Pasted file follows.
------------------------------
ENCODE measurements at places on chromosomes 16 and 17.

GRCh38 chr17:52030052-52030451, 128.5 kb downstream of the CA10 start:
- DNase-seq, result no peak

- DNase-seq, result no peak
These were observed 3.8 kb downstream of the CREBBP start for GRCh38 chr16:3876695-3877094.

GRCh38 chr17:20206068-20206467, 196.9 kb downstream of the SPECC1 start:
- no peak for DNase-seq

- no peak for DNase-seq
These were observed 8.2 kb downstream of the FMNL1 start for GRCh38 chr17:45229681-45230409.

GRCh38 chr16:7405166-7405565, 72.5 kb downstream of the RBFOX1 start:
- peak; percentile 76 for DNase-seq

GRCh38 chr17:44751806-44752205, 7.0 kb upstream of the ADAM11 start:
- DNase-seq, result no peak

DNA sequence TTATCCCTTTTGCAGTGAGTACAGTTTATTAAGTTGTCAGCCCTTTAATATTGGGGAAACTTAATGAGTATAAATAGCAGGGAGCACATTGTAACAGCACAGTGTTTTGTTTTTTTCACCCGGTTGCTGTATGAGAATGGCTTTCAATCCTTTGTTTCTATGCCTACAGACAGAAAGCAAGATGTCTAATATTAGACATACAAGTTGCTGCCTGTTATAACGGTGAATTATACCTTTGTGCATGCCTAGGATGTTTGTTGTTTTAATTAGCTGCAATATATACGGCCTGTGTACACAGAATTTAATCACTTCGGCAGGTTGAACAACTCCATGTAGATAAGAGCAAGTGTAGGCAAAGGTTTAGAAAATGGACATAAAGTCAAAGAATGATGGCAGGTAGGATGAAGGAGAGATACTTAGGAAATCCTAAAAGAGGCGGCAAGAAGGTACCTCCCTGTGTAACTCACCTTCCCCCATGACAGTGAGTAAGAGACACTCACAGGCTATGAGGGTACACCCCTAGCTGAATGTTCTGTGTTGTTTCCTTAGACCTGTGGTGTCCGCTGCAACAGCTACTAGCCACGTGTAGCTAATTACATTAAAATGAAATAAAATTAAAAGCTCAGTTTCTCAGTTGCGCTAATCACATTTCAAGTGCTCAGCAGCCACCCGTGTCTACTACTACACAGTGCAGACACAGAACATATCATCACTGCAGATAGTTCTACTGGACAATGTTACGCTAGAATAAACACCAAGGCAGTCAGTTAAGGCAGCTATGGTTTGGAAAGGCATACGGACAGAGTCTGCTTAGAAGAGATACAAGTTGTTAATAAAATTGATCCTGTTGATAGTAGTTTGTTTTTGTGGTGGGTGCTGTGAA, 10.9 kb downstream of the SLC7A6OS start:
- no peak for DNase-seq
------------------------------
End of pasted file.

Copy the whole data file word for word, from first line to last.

ENCODE measurements at places on chromosomes 16 and 17.

GRCh38 chr17:52030052-52030451, 128.5 kb downstream of the CA10 start:
- DNase-seq, result no peak

- DNase-seq, result no peak
These were observed 3.8 kb downstream of the CREBBP start for GRCh38 chr16:3876695-3877094.

GRCh38 chr17:20206068-20206467, 196.9 kb downstream of the SPECC1 start:
- no peak for DNase-seq

- no peak for DNase-seq
These were observed 8.2 kb downstream of the FMNL1 start for GRCh38 chr17:45229681-45230409.

GRCh38 chr16:7405166-7405565, 72.5 kb downstream of the RBFOX1 start:
- peak; percentile 76 for DNase-seq

GRCh38 chr17:44751806-44752205, 7.0 kb upstream of the ADAM11 start:
- DNase-seq, result no peak

DNA sequence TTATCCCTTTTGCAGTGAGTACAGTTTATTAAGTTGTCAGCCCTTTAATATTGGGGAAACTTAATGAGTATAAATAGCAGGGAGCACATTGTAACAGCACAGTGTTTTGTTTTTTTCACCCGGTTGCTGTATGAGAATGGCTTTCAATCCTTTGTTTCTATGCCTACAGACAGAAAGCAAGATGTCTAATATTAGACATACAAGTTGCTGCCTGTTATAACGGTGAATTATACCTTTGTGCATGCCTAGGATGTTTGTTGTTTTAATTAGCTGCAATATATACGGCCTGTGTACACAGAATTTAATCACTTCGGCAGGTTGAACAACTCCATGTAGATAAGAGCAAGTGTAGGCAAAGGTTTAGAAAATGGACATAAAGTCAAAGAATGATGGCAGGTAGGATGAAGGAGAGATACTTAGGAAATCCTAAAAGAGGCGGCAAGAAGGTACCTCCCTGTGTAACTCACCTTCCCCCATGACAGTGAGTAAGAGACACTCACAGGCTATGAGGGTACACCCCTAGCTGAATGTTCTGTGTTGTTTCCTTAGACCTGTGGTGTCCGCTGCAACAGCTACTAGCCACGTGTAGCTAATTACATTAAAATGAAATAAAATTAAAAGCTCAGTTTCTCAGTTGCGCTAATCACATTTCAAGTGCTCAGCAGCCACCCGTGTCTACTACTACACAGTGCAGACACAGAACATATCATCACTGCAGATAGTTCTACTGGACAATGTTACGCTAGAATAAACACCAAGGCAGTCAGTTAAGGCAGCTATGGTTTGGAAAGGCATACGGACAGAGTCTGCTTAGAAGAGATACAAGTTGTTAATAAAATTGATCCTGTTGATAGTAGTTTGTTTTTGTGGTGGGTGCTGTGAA, 10.9 kb downstream of the SLC7A6OS start:
- no peak for DNase-seq